NEWS AND LINKS: Contreversy at Tchaikovsky International Competition has Pasadena angle

By Robert D. Thomas

Music Critic

Pasadena Star-News/San Gabriel Valley Tribune/Whittier Daily
News

 

What would a music competition be without a little controversy
– or even a big one? The 14th International Tchaikovsky Competition
was jolted last week when Mark Gorenstein, artistic director of the Svetlanov
State Symphony Orchestra, used what was reported to be a racial slur against Armenian
cellist Narek Hakhnazaryan, who is one of five finalists in his discipline. According
to ArtsJournal.com (LINK) and the Tass News Agency (LINK), Gorenstein called
Hakhnazaryan “an au,
something like a village fiddler, a term which expresses Russian disdain for
its former provinces.”

 

Gorenstein apologized and withdrew from his conducting
assignment. The competition organization committee posted the following
statement on its Web site:

 

“The Organizing Committee of the XIV International
Tchaikovsky Competition regards as insulting the statements addressed by
Artistic Director of the Svetlanov State Symphony Orchestra of Russia Mark
Gorenstein to competition participant Narek Hakhnazaryan.

 

We consider that words reflecting on an individual’s dignity
do damage to the creative atmosphere that we have worked so hard to establish.
The purpose of the Tchaikovsky Competition is to support young musicians, and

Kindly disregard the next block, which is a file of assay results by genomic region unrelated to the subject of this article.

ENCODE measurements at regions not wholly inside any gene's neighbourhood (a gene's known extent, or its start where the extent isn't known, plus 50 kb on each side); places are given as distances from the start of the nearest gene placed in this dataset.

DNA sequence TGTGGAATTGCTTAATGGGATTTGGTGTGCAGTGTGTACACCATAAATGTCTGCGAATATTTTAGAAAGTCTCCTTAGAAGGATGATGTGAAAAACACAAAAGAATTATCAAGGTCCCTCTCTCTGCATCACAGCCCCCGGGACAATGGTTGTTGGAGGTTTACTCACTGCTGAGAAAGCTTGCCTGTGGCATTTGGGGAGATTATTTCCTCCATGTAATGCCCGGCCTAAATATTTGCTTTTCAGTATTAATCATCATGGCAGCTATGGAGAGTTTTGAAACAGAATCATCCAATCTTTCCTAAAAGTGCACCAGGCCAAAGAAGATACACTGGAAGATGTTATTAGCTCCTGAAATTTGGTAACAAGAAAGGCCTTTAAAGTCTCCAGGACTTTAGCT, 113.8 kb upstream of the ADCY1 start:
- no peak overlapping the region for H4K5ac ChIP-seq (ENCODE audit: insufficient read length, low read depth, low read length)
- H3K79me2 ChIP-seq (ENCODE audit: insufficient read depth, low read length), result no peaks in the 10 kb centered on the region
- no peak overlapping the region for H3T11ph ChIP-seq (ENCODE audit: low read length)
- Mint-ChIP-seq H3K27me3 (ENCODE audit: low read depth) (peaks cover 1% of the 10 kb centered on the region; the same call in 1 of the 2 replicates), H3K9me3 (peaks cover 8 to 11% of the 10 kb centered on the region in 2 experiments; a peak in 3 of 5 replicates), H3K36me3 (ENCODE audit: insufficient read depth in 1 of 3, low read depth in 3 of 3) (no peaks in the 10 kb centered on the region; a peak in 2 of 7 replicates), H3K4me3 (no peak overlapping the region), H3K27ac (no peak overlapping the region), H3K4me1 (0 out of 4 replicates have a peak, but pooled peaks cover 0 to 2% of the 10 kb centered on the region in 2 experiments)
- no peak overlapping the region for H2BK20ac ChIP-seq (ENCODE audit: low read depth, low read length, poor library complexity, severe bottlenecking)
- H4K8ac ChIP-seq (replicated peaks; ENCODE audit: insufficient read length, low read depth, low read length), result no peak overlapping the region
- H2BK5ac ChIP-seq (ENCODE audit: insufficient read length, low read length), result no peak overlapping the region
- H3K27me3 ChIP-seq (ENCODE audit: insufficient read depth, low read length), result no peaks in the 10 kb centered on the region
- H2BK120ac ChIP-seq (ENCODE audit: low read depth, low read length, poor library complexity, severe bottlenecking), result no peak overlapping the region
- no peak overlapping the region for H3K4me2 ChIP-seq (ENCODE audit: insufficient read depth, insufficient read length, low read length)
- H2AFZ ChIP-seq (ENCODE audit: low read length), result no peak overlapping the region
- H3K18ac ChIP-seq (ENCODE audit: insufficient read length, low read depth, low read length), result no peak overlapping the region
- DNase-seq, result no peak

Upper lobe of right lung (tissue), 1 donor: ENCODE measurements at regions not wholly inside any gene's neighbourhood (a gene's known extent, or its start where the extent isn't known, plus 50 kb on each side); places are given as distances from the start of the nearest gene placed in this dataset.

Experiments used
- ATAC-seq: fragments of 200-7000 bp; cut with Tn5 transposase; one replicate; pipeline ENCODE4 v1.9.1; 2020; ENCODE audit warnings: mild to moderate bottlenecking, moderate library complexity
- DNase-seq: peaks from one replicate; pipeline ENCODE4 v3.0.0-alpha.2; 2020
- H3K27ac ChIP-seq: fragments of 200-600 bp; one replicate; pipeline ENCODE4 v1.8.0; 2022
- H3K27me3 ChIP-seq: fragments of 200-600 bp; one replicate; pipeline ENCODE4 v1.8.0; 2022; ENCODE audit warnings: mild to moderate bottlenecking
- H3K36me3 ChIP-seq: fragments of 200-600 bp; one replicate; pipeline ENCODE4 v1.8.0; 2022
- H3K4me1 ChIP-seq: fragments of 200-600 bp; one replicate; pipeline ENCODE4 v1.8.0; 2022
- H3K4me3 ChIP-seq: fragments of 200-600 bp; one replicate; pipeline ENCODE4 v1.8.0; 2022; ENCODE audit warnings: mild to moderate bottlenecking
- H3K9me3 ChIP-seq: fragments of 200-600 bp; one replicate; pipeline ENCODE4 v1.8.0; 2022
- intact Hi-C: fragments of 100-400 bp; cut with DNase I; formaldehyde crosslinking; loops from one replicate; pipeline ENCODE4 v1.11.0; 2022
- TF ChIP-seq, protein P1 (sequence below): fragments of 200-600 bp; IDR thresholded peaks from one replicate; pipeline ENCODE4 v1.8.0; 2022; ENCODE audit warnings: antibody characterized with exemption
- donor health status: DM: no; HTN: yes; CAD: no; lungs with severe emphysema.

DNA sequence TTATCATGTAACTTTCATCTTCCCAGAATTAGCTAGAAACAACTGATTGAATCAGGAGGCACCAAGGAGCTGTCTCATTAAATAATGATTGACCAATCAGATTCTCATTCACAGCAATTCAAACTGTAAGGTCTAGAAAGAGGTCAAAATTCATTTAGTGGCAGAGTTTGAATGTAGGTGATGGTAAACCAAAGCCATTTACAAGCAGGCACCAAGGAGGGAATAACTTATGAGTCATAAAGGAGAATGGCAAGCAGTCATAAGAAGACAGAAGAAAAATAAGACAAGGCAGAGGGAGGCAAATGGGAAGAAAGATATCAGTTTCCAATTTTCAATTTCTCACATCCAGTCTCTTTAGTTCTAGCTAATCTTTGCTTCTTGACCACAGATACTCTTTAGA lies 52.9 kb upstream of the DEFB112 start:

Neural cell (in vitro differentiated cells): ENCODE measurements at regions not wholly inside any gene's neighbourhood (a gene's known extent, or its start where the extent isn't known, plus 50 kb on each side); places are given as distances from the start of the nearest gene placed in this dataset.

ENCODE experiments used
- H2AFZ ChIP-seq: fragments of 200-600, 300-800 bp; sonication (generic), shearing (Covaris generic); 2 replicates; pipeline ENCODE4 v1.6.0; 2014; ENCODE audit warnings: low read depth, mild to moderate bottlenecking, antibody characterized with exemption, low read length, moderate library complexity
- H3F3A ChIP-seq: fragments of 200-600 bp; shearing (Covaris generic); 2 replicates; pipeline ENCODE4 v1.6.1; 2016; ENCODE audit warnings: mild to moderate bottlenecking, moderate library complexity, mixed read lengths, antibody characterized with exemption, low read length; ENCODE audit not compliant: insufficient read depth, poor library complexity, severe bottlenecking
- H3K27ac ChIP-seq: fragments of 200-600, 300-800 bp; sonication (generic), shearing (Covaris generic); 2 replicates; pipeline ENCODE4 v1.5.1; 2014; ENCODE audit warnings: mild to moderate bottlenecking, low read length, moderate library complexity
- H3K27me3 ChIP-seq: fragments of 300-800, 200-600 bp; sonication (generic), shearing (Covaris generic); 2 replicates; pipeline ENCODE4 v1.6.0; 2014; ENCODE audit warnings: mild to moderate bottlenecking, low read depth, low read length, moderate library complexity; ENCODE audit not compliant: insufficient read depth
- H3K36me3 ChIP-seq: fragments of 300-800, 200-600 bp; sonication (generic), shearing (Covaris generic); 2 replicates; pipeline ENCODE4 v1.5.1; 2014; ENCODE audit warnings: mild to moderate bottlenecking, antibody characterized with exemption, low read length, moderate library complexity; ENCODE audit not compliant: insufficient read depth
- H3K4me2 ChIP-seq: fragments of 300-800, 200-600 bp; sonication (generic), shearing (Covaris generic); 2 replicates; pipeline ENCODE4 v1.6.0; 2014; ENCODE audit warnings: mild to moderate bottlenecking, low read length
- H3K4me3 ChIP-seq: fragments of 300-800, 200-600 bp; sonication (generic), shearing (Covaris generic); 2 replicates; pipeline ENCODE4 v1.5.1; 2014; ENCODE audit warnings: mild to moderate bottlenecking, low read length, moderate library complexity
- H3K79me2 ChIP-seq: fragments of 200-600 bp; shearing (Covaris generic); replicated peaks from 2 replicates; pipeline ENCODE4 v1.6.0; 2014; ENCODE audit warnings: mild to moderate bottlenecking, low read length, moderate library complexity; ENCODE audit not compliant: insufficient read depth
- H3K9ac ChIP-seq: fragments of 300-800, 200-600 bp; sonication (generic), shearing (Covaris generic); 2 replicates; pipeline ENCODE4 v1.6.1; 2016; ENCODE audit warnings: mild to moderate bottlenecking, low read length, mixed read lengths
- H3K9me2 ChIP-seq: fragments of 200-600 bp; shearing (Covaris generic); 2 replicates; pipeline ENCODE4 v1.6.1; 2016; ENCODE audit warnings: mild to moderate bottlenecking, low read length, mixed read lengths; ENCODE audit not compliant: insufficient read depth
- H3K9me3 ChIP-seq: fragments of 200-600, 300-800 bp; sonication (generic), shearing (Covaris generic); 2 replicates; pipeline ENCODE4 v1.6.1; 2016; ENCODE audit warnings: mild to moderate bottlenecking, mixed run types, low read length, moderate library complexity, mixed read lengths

every one of the competition’s organizers and participants is obliged to treat
its competitors with the utmost respect.”

 

According to the Tass report, Hakhnazaryan said, “All is
well. My head, my thoughts are now only on the competition. I am concentrating
on the music for my upcoming performance in the finals.” He played the Dvorak
Cello Concerto and Tchaikovsky’s Variations
on a Rococo Theme
in the final round yesterday and today.

 

Hakhnazaryan, 22, appeared with the Pasadena Symphony last
January as soloist in the Dvorak Cello Concerto. Of that performance, I wrote: “It’s
no surprise that Hakhnazaryan displayed prodigious technique; what might be
more noteworthy was his somewhat lean, but silky tone (he plays a 1698 David
Tecchler cello). He ripped through the Dvorak’s arpeggios, luxuriated in the
second movement and, apart from a momentary intonation bobble at the opening of
the third movement, brought grace and style to this most famous of cello
concertos.” Read the entire review HERE.

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(c) Copyright 2011, Robert D. Thomas. All rights reserved.
Portions may be quoted with attribution.